Tom Smith and Rex
For Tom Smith, the days before the winter break proved crazy-busy hectic.
And it had nothing to do with the holidays.
“It was head-spinning, to tell you the truth,” says Smith, a co-author on a study that scored international headlines for its information on whether stress can make dogs go gray.
“I actually had a news alert set up on Google, and it kept popping up on there – CBS News, Huffington Post, Yahoo!, Scientific American, People magazine, Wired.com, CNN, hundreds of news outlets in the U.S., U.K, Europe, Asia, Africa, the Middle East,” he adds. “The news anchors even talked about it on ‘Good Morning America,’ and BBC-TV contacted us.”
The professor in the Department of Educational Technology, Research and Assessment, who gave numerous interviews with reporters in December, became involved in the project thanks to College of Education alumna Camille King (Ed.D. in adult education, 2011). She’s a nurse and animal behaviorist.
“Camille was a student of mine, and I was on her dissertation committee, too. She did her dissertation research on therapy dogs under Gene Roth’s guidance,” Smith says. “Camille had moved to Colorado, and then she contacted me to ask if I would help her on research she was planning to do on pressure wraps – also known as Thundershirts® – and how they affect anxiety and heart rates in dogs. Temple Grandin was involved, too. I said, yeah, I’d be interested.”
King, Smith and Grandin eventually published that study in a top veterinary journal, Smith says. That validation prompted his former student to begin the latest project on whether anxiety and impulsiveness in dogs is related to graying of their muzzles, and to again seek her professor’s help with the methodological, statistical and data analysis components.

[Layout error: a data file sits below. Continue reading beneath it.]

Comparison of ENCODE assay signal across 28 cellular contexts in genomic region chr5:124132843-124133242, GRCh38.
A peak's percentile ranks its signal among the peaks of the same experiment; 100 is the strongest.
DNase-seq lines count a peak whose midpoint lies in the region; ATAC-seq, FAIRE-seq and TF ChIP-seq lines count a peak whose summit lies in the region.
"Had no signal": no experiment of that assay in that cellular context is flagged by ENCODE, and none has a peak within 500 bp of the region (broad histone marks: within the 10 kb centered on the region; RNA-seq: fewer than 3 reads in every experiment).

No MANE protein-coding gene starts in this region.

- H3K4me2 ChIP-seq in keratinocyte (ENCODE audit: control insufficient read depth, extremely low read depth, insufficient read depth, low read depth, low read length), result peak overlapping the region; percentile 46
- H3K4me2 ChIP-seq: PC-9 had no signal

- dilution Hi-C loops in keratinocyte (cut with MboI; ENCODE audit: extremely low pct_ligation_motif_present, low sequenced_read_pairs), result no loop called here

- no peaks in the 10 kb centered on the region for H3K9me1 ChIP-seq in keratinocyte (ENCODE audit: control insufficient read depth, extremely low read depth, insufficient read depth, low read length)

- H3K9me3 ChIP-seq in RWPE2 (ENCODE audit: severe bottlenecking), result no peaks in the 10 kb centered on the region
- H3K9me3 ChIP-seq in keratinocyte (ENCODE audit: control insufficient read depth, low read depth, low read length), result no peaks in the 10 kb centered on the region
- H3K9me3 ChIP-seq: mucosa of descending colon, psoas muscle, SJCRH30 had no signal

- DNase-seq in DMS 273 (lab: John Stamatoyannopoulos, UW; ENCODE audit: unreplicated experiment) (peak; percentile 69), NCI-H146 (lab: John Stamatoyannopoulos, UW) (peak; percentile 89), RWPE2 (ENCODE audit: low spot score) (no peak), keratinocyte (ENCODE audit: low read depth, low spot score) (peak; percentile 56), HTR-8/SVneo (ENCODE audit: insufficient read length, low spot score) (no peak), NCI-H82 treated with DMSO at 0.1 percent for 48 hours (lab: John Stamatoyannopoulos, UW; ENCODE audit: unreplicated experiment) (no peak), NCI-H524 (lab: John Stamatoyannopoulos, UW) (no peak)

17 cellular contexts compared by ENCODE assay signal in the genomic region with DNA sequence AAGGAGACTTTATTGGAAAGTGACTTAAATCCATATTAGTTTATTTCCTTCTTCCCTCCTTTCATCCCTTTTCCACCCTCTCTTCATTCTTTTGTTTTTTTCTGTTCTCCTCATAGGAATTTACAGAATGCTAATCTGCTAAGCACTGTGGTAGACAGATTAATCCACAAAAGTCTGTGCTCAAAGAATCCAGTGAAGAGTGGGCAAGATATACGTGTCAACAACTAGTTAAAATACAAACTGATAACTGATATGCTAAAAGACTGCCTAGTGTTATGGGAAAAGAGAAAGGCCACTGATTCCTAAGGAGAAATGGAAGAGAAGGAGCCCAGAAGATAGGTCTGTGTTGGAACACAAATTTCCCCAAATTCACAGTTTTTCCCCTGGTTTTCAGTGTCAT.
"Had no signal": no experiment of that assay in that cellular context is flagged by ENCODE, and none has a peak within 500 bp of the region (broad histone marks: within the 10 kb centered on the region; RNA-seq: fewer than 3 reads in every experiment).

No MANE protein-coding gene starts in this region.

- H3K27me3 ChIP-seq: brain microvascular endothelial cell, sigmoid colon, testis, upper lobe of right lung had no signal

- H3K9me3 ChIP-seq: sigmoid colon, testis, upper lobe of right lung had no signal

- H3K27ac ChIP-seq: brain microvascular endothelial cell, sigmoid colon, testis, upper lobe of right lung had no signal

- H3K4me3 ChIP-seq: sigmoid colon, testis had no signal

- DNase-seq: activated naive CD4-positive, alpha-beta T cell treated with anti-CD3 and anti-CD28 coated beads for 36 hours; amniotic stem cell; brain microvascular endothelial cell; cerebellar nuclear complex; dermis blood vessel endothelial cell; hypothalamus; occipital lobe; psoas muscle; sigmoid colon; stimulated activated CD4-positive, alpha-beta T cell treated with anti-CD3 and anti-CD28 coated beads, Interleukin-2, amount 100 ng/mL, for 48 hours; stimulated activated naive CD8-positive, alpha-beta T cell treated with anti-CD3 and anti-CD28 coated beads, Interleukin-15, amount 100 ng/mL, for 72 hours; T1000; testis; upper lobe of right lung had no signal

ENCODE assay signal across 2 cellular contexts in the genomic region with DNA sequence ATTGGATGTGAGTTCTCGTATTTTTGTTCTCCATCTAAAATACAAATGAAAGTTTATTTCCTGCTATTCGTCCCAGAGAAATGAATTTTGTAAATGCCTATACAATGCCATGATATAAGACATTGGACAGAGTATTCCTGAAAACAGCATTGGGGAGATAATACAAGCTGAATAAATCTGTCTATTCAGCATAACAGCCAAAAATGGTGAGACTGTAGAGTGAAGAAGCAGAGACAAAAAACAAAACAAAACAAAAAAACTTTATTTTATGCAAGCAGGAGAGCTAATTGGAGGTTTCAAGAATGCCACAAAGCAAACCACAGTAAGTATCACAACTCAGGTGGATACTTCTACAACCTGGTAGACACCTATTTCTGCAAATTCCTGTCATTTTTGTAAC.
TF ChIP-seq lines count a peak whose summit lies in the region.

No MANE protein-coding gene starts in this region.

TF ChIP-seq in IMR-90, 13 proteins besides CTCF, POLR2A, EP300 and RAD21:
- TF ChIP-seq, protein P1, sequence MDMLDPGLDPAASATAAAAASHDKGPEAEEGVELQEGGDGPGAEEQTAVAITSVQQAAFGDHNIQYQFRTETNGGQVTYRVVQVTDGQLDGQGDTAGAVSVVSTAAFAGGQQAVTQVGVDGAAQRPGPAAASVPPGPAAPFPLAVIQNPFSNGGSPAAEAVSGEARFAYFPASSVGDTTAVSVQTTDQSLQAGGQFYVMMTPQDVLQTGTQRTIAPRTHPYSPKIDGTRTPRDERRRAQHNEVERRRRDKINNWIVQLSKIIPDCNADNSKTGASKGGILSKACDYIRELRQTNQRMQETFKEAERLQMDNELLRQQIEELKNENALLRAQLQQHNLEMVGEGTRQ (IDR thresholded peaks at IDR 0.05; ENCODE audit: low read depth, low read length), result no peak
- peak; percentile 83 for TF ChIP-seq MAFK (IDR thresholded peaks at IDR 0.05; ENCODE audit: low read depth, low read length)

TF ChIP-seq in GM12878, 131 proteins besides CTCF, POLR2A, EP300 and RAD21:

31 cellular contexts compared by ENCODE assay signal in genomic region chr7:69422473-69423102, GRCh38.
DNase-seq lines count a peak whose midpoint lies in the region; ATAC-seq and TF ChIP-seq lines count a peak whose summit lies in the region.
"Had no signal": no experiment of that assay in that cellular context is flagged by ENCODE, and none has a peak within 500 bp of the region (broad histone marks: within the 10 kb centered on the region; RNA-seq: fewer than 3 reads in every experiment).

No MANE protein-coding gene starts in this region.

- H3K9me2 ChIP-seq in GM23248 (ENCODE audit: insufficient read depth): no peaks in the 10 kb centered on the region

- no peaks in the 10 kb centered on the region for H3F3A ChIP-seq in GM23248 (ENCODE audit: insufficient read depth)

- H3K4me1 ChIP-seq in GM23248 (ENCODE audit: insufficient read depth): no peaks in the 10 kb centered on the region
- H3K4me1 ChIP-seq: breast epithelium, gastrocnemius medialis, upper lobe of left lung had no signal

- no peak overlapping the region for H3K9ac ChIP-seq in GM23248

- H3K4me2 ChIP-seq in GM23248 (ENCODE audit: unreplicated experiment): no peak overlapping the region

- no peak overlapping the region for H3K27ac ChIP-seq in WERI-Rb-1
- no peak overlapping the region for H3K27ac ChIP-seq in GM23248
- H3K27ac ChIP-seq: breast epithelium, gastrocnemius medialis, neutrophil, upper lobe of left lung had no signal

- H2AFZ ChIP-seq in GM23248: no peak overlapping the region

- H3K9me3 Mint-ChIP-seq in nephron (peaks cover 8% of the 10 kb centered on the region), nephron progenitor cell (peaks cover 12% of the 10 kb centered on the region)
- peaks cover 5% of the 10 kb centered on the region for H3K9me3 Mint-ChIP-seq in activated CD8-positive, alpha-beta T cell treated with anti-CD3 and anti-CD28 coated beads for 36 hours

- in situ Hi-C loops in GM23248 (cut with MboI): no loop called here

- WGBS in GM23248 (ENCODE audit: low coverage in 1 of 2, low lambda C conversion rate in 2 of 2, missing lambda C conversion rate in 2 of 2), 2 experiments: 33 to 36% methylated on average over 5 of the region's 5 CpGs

Now, as much of the world knows, the answer is yes: Young dogs that are anxious or given to impulsivity tend to develop gray muzzles.
Smith admits he was surprised by the finding, quickly adding that King was not.
“I was a little skeptical that stress would be related to the gray muzzle in dogs, and young dogs especially,” he says. “I didn’t express that to Camille at the time, but that’s sort of how I felt. However, when we analyzed the data, the results actually were striking. Both anxiety and impulsivity were clearly and markedly related to gray muzzles.”
Global interest in that revelation, however, came as no shock.
“People love dogs,” he says, “and we’re hoping that the study draws some attention to dog welfare. Dog anxiety can be a real issue. It can cause health problems and shorter life spans, and it can affect quality of life. We’re hoping people will learn to recognize it and say, ‘Maybe my dog is anxious. Maybe I should talk to a vet about this.’ ”
Rex – one of Smith’s two dogs – fits the description. He’s a young Pomeranian/Chihuahua mix sporting a premature gray muzzle, likely due, at least in part, to the stress of being chased around and bitten on the leg by Smith’s other dog.
“Before I knew about this, I would have said that I didn’t think Rex is stressed, but that I also didn’t know why he developed a gray muzzle. I thought my dogs were just playing, but when I described their behavior, Camille told me that my other dog is bullying him,” Smith says. “Rex was under quite a bit of stress!”
With the media spotlight faded, Smith is now able to call the experience with King, Grandin and animal behaviorist Peter Borchelt a “fun” one.
“My background is not at all in dog research. I don’t have a biology background. That being said, I did learn a lot about dogs and animal behavior,” Smith says. “I was also really fortunate to get to work with people like this. They’re really creative thinkers as well as excellent, first-rate researchers. We’ve already planned several additional dog-related research projects, so we’ll be busy!”